Answer: E (*Editor's note: Item C. has suffered slightly since the regrettable announcement of a forthcoming marriage.)

Goch is Utah's rookie marketing and promotions coordinator. Translation: He creates ways to get people to basketball games. Goch is a combination of Zig Ziegler and Barnum and Bailey. He's dreamed every gimmick and every hook to get people to watch women play hoops. He and his promotional schemes are getting as much attention as the Lady Utes themselves. Goch & Schemes were featured in USA Today and the NCAA News. Michigan and Illinois (the universities, that is) called to see how he got the fans out. So did the people at Rubik's Cube and Telemarketing USA, figuring that what works for hoops should work for business.

For the record, Goch is in the Freebie Stage of his five-year marketing plan.

"If someone has never seen a woman's game, he doesn't want to pay to see one," says Goch. "We want them to see the product."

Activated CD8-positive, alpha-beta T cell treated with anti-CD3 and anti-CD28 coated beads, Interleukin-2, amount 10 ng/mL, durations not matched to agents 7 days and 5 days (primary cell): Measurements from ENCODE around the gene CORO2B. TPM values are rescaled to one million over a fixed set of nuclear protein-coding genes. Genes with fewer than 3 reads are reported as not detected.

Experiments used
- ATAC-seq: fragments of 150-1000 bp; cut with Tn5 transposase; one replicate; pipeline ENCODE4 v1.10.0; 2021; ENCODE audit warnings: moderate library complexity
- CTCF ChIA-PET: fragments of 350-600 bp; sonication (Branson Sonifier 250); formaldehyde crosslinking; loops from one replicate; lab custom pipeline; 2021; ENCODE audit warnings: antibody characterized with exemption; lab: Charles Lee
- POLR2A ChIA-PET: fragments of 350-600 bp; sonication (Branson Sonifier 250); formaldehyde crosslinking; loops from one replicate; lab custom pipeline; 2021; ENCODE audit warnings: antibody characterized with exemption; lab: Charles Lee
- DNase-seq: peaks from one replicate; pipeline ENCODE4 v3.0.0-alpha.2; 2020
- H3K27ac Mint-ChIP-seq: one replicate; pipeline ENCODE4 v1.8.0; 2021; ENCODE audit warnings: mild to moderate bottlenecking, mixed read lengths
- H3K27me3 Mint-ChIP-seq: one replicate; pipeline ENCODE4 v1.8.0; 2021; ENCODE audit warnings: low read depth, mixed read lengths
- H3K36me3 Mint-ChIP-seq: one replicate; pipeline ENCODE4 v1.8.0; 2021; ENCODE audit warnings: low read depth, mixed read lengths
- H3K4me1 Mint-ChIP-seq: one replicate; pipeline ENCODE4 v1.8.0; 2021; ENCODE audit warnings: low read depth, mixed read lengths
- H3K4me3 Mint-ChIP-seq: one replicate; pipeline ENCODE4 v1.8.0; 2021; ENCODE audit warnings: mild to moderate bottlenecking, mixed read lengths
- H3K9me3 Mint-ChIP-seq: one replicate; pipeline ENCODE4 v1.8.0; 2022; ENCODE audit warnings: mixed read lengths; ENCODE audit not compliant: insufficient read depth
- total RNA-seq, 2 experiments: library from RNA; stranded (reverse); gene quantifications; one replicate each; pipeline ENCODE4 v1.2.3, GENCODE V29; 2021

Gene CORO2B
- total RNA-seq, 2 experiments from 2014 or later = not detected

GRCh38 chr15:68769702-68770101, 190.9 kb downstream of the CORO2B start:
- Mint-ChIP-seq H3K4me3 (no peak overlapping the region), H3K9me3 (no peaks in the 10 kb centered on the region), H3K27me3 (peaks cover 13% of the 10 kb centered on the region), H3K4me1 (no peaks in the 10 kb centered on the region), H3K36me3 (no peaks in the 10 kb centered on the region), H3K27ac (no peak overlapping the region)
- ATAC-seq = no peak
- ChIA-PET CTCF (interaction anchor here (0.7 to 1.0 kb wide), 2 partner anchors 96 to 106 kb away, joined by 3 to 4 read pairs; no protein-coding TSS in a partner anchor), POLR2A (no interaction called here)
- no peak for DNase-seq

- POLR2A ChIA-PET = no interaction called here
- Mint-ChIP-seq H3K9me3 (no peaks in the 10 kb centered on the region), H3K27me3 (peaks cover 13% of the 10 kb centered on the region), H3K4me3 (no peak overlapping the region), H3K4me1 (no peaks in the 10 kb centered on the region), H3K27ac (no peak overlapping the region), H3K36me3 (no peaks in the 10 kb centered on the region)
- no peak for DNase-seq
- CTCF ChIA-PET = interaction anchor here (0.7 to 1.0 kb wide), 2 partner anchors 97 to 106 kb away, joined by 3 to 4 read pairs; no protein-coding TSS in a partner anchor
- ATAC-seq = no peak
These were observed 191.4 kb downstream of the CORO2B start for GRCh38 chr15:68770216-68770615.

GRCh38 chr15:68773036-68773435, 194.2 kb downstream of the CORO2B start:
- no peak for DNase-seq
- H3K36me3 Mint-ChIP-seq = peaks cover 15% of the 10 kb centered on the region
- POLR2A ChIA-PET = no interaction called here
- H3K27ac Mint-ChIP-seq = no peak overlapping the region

So he gives away thousands of tickets - many of them at a local burger joint. He's given away as many as 70,000 tickets to get 3,000 fans to one game. Eventually, he hopes to reach the final stage, which will be the real trick - actually selling the tickets.

If free tickets isn't enough of an enticement, there are others.

Goch has no budget so speak of, yet he has secured a free television commercial (starring, who else?, the statuesque Kane), posters (more Kane), full-color glossy game programs (and more Kane), contests and prizes (sorry, no dates with Kane). A year ago the Lady Utes had no sponsors; this year they have 15.

Goch has used the sponsorships to create a side show for the main show, although sometimes it's difficult to tell which is which. The halftime shows have consisted of the R.C. Willey Couch Potato Shot of the Night - fan wears a robe, sits on a couch, shoots a free throw, and wins either a $500 gift certificate or a sack of potatoes; Herman's Youth Slam Dunk Contest; Herman's Three-point Challenge; Benson's Trophys Doctor of Basketball Contest and Celebrity Shootout; The Morris Air Service Trip Blitz - 15 people catch frisbees thrown into the stands each game, advance to a final competition held at halftime of the WAC tournament championship game and the winner there wins a free trip to the women's Final Four.